1- The right to act in ways that promote your dignity and self-respect, as long as others’ rights are not violated in the process. You have the right to decide your values and lifestyles so long as you don’t violate the rights of others.
2- The right to be treated with respect. You have the right to be treated courteously by salespeople, parents, employers, and doctors; more generally, you have the right to be treated as a capable human being and not to be patronized. This does not mean deference, the unquestioning approval of your actions, or automatic compliance with your wants.
3- The right to say no and not feel guilty. Constantly placing what you want below the wants of other people is self-defeating. Many people have trouble saying “no” because they feel they should be “unselfish,” which really means, “unless I think of others first and give until I hurt, I’m being selfish.” A healthy, reasonable person realizes that:
• It is not healthy to hurt yourself.
• Caring for others does not require caring less for yourself.
• You have a personal responsibility to value yourself as much as you value others.
• Your wants do not have less value than other people’s simply because of who you are (a parent, student, employee) or what you have (less power, less experience).
• You are not an open system with limitless energy and capacity to fulfill other people’s desires.
4- The right to experience and express your feelings. Our feelings are a natural part of being human. It is more logical to accept the human right to experience our true feelings than to feel guilty about them. Conversely, understanding and accepting other people doesn’t mean passively accepting their abusive behavior, especially when it has tangible negative effects on us.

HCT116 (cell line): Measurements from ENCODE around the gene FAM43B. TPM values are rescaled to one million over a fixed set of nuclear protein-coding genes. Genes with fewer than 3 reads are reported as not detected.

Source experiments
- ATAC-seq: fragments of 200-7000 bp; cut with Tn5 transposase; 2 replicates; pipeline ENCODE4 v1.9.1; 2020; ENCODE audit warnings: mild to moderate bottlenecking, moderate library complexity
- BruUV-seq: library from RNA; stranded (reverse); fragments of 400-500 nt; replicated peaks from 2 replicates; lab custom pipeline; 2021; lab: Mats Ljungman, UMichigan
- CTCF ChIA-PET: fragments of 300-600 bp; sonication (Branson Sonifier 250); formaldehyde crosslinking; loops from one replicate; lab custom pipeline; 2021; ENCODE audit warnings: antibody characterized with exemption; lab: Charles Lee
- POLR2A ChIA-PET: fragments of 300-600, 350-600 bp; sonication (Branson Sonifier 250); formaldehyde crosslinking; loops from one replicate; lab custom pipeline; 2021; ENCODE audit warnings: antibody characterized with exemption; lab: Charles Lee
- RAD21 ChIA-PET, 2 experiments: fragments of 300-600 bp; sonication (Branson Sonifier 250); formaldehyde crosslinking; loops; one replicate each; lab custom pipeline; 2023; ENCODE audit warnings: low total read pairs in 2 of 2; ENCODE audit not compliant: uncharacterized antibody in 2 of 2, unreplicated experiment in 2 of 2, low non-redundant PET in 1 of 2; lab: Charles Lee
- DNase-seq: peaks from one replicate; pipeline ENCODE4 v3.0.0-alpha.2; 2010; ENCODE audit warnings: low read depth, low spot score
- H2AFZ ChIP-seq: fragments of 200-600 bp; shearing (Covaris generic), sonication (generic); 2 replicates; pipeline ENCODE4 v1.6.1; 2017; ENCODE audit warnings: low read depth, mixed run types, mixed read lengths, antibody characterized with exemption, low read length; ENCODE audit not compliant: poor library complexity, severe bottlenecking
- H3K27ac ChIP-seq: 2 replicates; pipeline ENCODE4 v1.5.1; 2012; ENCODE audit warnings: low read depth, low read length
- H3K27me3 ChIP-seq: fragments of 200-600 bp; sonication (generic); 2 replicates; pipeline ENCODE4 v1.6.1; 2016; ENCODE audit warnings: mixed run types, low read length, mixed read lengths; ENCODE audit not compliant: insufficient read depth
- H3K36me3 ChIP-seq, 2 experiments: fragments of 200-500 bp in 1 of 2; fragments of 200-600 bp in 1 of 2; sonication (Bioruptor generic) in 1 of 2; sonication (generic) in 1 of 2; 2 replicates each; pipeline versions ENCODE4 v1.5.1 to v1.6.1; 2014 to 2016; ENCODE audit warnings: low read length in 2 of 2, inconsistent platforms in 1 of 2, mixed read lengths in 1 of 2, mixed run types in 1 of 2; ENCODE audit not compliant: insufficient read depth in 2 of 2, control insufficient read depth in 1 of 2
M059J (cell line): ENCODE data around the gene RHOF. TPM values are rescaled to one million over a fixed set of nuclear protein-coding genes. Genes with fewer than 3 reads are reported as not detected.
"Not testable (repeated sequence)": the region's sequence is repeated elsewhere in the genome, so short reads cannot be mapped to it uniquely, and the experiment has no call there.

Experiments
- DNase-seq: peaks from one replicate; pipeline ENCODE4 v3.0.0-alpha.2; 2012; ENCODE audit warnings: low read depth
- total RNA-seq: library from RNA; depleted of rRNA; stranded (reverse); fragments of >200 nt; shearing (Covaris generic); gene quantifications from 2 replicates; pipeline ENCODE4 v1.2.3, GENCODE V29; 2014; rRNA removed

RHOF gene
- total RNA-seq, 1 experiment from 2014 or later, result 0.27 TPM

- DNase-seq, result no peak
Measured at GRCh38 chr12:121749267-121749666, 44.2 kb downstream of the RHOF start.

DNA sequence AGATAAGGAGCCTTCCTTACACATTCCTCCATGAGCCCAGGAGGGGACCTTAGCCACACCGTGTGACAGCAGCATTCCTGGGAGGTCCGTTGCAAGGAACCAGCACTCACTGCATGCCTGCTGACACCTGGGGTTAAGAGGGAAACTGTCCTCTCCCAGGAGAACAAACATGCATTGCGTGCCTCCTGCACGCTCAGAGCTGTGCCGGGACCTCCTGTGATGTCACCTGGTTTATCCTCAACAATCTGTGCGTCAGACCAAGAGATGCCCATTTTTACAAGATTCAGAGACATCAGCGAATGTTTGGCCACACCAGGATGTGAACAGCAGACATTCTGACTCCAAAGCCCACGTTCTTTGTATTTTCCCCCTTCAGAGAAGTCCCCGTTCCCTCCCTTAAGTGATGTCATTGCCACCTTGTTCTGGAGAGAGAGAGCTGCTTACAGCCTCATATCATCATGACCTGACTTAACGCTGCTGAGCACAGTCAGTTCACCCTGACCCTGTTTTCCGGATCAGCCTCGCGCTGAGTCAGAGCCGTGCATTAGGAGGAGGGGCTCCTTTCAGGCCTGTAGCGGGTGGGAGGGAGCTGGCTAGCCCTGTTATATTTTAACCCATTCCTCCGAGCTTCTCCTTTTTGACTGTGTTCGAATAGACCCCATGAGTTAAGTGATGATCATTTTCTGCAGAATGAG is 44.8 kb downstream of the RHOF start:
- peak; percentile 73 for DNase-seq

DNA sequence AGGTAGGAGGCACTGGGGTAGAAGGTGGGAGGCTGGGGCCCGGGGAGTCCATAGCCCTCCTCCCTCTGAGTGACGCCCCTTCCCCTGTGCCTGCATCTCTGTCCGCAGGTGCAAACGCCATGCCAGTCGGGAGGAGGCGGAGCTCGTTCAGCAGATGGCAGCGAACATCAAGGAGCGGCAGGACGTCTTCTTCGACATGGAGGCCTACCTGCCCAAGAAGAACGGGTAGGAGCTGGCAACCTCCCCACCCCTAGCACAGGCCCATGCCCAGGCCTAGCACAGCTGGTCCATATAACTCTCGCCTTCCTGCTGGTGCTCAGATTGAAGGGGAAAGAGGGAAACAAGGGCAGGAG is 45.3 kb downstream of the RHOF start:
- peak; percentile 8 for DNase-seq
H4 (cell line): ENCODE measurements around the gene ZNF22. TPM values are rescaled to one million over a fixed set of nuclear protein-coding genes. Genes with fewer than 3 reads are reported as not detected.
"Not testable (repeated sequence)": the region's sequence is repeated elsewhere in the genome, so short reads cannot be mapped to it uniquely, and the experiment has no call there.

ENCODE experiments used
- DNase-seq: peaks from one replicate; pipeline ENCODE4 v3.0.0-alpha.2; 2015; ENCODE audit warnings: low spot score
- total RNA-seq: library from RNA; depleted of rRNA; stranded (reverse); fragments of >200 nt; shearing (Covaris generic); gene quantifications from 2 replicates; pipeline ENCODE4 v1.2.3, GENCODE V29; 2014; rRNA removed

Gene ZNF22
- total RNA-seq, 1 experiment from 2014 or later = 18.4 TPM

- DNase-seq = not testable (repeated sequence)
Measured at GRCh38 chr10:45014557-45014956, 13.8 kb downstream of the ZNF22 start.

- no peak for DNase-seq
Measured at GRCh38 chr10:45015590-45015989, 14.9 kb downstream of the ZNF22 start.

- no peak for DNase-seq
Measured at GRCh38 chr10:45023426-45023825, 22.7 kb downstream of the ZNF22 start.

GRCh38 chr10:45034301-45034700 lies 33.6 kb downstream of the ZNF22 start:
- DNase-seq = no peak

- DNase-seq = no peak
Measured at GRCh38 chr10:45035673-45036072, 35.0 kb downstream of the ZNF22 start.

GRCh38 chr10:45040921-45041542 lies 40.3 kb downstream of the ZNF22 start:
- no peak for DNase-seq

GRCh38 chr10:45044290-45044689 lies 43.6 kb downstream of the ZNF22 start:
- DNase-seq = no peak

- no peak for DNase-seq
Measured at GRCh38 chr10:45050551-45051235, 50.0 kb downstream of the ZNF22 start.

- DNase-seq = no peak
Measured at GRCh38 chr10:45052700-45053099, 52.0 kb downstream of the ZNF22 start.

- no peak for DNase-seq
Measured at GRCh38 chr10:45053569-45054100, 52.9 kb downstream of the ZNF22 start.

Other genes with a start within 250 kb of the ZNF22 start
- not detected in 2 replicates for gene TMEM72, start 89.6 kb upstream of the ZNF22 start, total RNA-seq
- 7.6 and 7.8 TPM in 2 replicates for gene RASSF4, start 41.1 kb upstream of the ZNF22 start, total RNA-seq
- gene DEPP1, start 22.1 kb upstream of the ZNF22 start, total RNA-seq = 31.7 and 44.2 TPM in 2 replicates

5- The right to take time to slow down and think. Many people believe they will never get what they want unless they hurry up and make a decision. Hurrying a decision does not automatically lead to getting things accomplished any more effectively (you’re actually more likely to make a mistake).
6- The right to change your mind. Changing your mind on the basis of new information shows flexibility. Refusing to change your mind when it is realistic to do so shows rigidity and stubbornness rather than true strength. Sometimes, however, changing your mind is not appropriate (e.g., you agree to do a job for a specific sum and after completing it, decide it was worth more and changing your original quote).
7- The right to ask for what you want. When we don’t assertively ask for what we want, we may consciously or unconsciously resort to trying to get what we want in devious ways that are likely to cause bad feelings and damage relationships. Asking for what we want gives the other person permission to clearly and directly ask for what she/he wants too. Neither person has to second-guess what the other person wants.
8- The right to do less than you are humanly capable of doing. You have the right to give less than 100% all the time. You have a perfect right to waste your own time, to know what you want, and to ask for help even if you don’t need it but just for the fun of having other people help you with unpleasant tasks. You have the right to organize your work so that you can maximize your enjoyment, and you have the right to do less than your best. (Lots of things aren’t really worth doing our best at, and you are probably better off—and not less of a person—for having recognized this).
9- The right to ask for information. You have the right to get a second opinion, to have inadequate work redone at no extra charge, to ask for references, to get what you paid for, and to say “I don’t understand.” Getting answers to your
questions is a way of building trust in a person whose services you may use.
10- The right to make mistakes. No one has made it through life mistake-free. It is impossible to avoid making at least a few mistakes, since it is impossible to be perfect and know everything. It is your responsibility to accept the consequences of your mistakes and to rectify your errors.
11- The right to feel good about yourself. Many people have difficulty giving themselves this right because they have been taught to believe they must be modest or humble. Being modest or humble does not mean humiliating yourself.
Author: unknown (A friend gave me this paper copy with no author mentioned)
Sevin Philips, MFT